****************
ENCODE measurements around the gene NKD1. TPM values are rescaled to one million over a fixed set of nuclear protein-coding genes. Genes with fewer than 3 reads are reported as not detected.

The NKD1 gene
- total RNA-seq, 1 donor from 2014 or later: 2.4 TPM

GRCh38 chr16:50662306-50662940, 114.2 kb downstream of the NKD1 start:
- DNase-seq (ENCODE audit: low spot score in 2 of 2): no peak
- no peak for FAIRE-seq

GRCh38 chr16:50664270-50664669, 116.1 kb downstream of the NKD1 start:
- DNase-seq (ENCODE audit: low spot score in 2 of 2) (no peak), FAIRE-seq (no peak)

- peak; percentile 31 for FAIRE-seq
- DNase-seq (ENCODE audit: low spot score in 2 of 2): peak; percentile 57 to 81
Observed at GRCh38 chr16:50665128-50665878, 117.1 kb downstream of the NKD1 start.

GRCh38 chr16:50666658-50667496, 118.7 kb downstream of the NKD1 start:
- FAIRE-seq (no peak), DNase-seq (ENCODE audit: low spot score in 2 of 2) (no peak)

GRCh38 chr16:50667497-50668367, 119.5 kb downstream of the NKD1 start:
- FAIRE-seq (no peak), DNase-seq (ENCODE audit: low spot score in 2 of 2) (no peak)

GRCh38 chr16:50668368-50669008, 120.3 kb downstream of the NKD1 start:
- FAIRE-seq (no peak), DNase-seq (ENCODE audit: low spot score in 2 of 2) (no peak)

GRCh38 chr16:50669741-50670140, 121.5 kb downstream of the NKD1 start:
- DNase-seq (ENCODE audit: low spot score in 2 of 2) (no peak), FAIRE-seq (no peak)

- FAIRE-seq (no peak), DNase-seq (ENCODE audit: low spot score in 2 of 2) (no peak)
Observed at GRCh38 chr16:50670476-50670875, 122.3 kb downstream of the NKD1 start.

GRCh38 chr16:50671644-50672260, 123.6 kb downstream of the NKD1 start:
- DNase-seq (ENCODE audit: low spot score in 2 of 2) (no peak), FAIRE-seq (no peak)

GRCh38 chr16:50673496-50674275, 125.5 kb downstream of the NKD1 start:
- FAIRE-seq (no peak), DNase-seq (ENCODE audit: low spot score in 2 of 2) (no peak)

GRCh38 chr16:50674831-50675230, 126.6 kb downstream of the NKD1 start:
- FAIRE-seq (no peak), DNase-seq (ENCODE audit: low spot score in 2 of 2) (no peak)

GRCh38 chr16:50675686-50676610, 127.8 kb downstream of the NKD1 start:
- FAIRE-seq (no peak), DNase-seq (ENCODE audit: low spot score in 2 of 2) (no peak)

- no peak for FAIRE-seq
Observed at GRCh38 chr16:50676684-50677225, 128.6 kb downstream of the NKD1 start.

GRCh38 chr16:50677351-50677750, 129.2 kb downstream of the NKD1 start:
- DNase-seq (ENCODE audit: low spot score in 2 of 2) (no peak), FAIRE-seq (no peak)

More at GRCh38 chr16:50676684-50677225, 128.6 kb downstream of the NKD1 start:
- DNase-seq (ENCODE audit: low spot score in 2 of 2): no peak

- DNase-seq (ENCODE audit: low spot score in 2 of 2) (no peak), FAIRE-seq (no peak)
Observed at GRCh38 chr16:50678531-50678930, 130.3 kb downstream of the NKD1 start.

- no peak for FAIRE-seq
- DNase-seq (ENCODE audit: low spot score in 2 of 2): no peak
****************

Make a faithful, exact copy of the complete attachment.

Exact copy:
ENCODE measurements around the gene NKD1. TPM values are rescaled to one million over a fixed set of nuclear protein-coding genes. Genes with fewer than 3 reads are reported as not detected.

The NKD1 gene
- total RNA-seq, 1 donor from 2014 or later: 2.4 TPM

GRCh38 chr16:50662306-50662940, 114.2 kb downstream of the NKD1 start:
- DNase-seq (ENCODE audit: low spot score in 2 of 2): no peak
- no peak for FAIRE-seq

GRCh38 chr16:50664270-50664669, 116.1 kb downstream of the NKD1 start:
- DNase-seq (ENCODE audit: low spot score in 2 of 2) (no peak), FAIRE-seq (no peak)

- peak; percentile 31 for FAIRE-seq
- DNase-seq (ENCODE audit: low spot score in 2 of 2): peak; percentile 57 to 81
Observed at GRCh38 chr16:50665128-50665878, 117.1 kb downstream of the NKD1 start.

GRCh38 chr16:50666658-50667496, 118.7 kb downstream of the NKD1 start:
- FAIRE-seq (no peak), DNase-seq (ENCODE audit: low spot score in 2 of 2) (no peak)

GRCh38 chr16:50667497-50668367, 119.5 kb downstream of the NKD1 start:
- FAIRE-seq (no peak), DNase-seq (ENCODE audit: low spot score in 2 of 2) (no peak)

GRCh38 chr16:50668368-50669008, 120.3 kb downstream of the NKD1 start:
- FAIRE-seq (no peak), DNase-seq (ENCODE audit: low spot score in 2 of 2) (no peak)

GRCh38 chr16:50669741-50670140, 121.5 kb downstream of the NKD1 start:
- DNase-seq (ENCODE audit: low spot score in 2 of 2) (no peak), FAIRE-seq (no peak)

- FAIRE-seq (no peak), DNase-seq (ENCODE audit: low spot score in 2 of 2) (no peak)
Observed at GRCh38 chr16:50670476-50670875, 122.3 kb downstream of the NKD1 start.

GRCh38 chr16:50671644-50672260, 123.6 kb downstream of the NKD1 start:
- DNase-seq (ENCODE audit: low spot score in 2 of 2) (no peak), FAIRE-seq (no peak)

GRCh38 chr16:50673496-50674275, 125.5 kb downstream of the NKD1 start:
- FAIRE-seq (no peak), DNase-seq (ENCODE audit: low spot score in 2 of 2) (no peak)

GRCh38 chr16:50674831-50675230, 126.6 kb downstream of the NKD1 start:
- FAIRE-seq (no peak), DNase-seq (ENCODE audit: low spot score in 2 of 2) (no peak)

GRCh38 chr16:50675686-50676610, 127.8 kb downstream of the NKD1 start:
- FAIRE-seq (no peak), DNase-seq (ENCODE audit: low spot score in 2 of 2) (no peak)

- no peak for FAIRE-seq
Observed at GRCh38 chr16:50676684-50677225, 128.6 kb downstream of the NKD1 start.

GRCh38 chr16:50677351-50677750, 129.2 kb downstream of the NKD1 start:
- DNase-seq (ENCODE audit: low spot score in 2 of 2) (no peak), FAIRE-seq (no peak)

More at GRCh38 chr16:50676684-50677225, 128.6 kb downstream of the NKD1 start:
- DNase-seq (ENCODE audit: low spot score in 2 of 2): no peak

- DNase-seq (ENCODE audit: low spot score in 2 of 2) (no peak), FAIRE-seq (no peak)
Observed at GRCh38 chr16:50678531-50678930, 130.3 kb downstream of the NKD1 start.

- no peak for FAIRE-seq
- DNase-seq (ENCODE audit: low spot score in 2 of 2): no peak